Pricing Power (pt. 3) – Government Collaboration

The skinny of “Pricing Power #1 – Client Ownership” is that pricing power in a services industry is found in your proximity to the client relationship, not the product that the client is buying. The problem, of course, is that it’s really really hard to scale client relationships, or at least it’s hard to scale the relationships that are worth scaling.

The skinny of “Pricing Power #2 – Intellectual Property” is something of the reverse. If you ARE on the product side of your industry, then the only way to maintain pricing power is through Narrative-rich if not mythic intellectual property. Conversely, relationship owners always think that they can scale their nice little client-facing businesses with Technology IP. They are always wrong. The one (rare) exception is the use of Content IP, but even here you are scaling your client relationship depth, not your client relationship breadth.

The skinny of "Pricing Power #3 - Government Collaboration" is that the most dependable way to protect your margins and maintain pricing power is to partner with the government to provide a politically useful service. I don't mean an overt partnership. I don't mean becoming a government contractor (although sure, that works, too). I mean identifying the social meaning of your services industry and implementing a business strategy that supports THAT.

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  1. I wonder if a similar value performance analysis has been done for corporate bonds over the past decade. I suspect that a ‘value’ based approach to bond investing may have been similarly disappointing as central bank largess has made debt access and service easier for the weakest of borrowers. It certainly compressed risk premiums. Inquiring minds…

  2. Those who regularly preach doom because of government budget deficits (as I regularly did myself for many years) might note that our country’s national debt has increased roughly 400-fold during the last of my 77-year periods. That’s 40,000%! Suppose you had foreseen this increase and panicked at the prospect of runaway deficits and a worthless currency. To “protect” yourself, you might have eschewed stocks and opted instead to buy 31⁄4 ounces of gold with your $114.75.

    And what would that supposed protection have delivered? You would now have an asset worth about $4,200, less than 1% of what would have been realized from a simple unmanaged investment in American business. The magical metal was no match for the American mettle.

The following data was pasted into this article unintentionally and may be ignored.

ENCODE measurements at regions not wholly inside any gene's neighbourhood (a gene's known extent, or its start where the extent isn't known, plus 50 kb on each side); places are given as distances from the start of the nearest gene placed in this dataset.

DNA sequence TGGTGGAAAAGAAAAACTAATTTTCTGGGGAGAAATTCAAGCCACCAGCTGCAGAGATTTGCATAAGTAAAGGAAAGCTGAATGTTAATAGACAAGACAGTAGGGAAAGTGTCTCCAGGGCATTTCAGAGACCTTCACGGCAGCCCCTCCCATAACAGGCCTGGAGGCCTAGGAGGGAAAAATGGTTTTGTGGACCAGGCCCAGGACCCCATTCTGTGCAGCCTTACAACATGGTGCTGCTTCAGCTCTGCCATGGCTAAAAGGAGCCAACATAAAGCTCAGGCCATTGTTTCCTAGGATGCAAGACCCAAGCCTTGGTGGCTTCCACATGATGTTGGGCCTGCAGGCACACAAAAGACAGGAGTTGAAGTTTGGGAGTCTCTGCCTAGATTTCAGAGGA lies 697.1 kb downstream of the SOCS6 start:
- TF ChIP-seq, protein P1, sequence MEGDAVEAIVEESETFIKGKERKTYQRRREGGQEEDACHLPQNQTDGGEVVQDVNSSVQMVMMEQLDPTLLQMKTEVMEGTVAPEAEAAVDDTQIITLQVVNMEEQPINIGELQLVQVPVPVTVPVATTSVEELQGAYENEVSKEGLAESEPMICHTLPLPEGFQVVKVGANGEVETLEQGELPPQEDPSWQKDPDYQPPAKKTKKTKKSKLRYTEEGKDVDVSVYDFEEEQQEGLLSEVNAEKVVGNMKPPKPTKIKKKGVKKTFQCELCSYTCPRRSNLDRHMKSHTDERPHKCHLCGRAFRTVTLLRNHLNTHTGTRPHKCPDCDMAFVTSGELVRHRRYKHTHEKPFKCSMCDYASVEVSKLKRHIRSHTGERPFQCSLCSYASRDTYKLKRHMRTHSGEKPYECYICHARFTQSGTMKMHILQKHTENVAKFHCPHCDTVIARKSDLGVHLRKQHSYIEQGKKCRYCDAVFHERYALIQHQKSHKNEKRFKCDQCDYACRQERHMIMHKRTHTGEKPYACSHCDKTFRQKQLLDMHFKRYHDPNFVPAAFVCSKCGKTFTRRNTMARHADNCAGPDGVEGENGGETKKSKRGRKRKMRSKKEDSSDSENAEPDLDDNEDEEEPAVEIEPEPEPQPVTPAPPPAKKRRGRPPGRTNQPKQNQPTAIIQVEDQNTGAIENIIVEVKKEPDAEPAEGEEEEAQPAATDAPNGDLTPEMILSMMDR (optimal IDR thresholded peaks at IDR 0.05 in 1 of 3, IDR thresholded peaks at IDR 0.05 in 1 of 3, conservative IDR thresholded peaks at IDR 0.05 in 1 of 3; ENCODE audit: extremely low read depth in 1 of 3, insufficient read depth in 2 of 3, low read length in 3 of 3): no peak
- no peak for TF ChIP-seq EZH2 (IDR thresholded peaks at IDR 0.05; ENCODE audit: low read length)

—Warren Buffet recently commented

    “Until the plumbing breaks, and then suddenly, you can have a problem, because people have these mental models of how the world works and they’re actually wrong. And it matters, because you’re making policy decisions based on a false model.” —Peter Stella

    *Things to Think About:

    If one extreme of the numbers/narrative spectrum is inhabited by those who are slaves to the numbers, at the other extreme are those who not only don’t trust numbers but don’t use them. Instead, they rely entirely on narrative to justify investments and valuations. Their motivations for doing so are simple.

    1. Story telling is a powerful attention getter/keeper: Research in both psychology and business point to an undeniable fact. Human beings respond better to stories than to abstractions or numbers, and remember them for longer. After all, the Harvard Business School has taken story telling almost to an art form with its cases, tightly wound narratives that are supposed to convey larger lessons.
    2. Unrestrained creativity: “Creative” people through the ages have always fought back against any restraints on their creativity, especially those imposed by those that they view as less imaginative than they are.
    3. The Creative Superiority Complex: Just as numbers people intimidate with mounds of numbers, good narrators can browbeat “bean counters” with superior story telling, especially if they can back their stories up with personal experience.

    Narrative-driven investing is not uncommon, especially with younger firms and start-ups, and I have been taken to task for even trying to value these companies using number-driven models. Paraphrasing some of the comments on my valuations of Twitter and Uber, the argument seems to be that while cash flow based valuations may work on Wall Street and with mature companies, they are not useful in analyzing the type of companies that venture capitalists look at. While it is true that rigid cash flow based models will not work with companies where promise and potential are what is driving value, staying with just narrative exposes you to two significant risks. The first is that, without constraints, creativity can carry you to the outer realms of reason and into fantasy. While that may be an admirable quality in a painter or a writer, it is a dangerous one for an investor. The second is that, when running a business as a manager or monitoring it as an investor, you need measures of whether you are on the right path, no matter where your business is in its life cycle. When narrative alone drives valuation and investing, there are no yard sticks to use to see whether you are on track, and if not, what you need to do to get back on the right path.

    —Aswath Damodaran at Musings on Markets

  3. Avatar for robh robh says:

    Ike— a Morningstar study from 2017 ( ) showed that in all sub-categories the median bond fund failed to beat the respective index and, in fact, high yield and EM bond funds had the lowest likelihood of managers beating the index. The alpha simply can’t outpace the fees.

  4. Thank you Robert. I found the next to last paragraph interesting in that they note that in the high yield market active management was superior because passive strategies focused on the most liquid (higher quality?) issuers. I guess where I’m going is that if you had structured a bond portfolio over the past decade you may have outperformed if you were overweight the poorest ‘quality’ debt in this central bank dominated environment. And if so, it begs the question ‘does it offer the same opportunity going forward’?